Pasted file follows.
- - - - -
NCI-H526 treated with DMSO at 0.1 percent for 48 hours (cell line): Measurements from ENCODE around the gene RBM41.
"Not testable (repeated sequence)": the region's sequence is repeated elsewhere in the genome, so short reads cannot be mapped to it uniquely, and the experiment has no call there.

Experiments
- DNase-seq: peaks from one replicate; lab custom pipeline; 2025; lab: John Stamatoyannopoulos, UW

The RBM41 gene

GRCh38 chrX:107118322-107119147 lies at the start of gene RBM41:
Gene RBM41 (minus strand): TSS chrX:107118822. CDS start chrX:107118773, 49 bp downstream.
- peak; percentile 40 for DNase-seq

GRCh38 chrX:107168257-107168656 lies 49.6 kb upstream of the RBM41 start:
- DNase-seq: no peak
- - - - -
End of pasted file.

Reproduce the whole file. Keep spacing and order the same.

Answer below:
NCI-H526 treated with DMSO at 0.1 percent for 48 hours (cell line): Measurements from ENCODE around the gene RBM41.
"Not testable (repeated sequence)": the region's sequence is repeated elsewhere in the genome, so short reads cannot be mapped to it uniquely, and the experiment has no call there.

Experiments
- DNase-seq: peaks from one replicate; lab custom pipeline; 2025; lab: John Stamatoyannopoulos, UW

The RBM41 gene

GRCh38 chrX:107118322-107119147 lies at the start of gene RBM41:
Gene RBM41 (minus strand): TSS chrX:107118822. CDS start chrX:107118773, 49 bp downstream.
- peak; percentile 40 for DNase-seq

GRCh38 chrX:107168257-107168656 lies 49.6 kb upstream of the RBM41 start:
- DNase-seq: no peak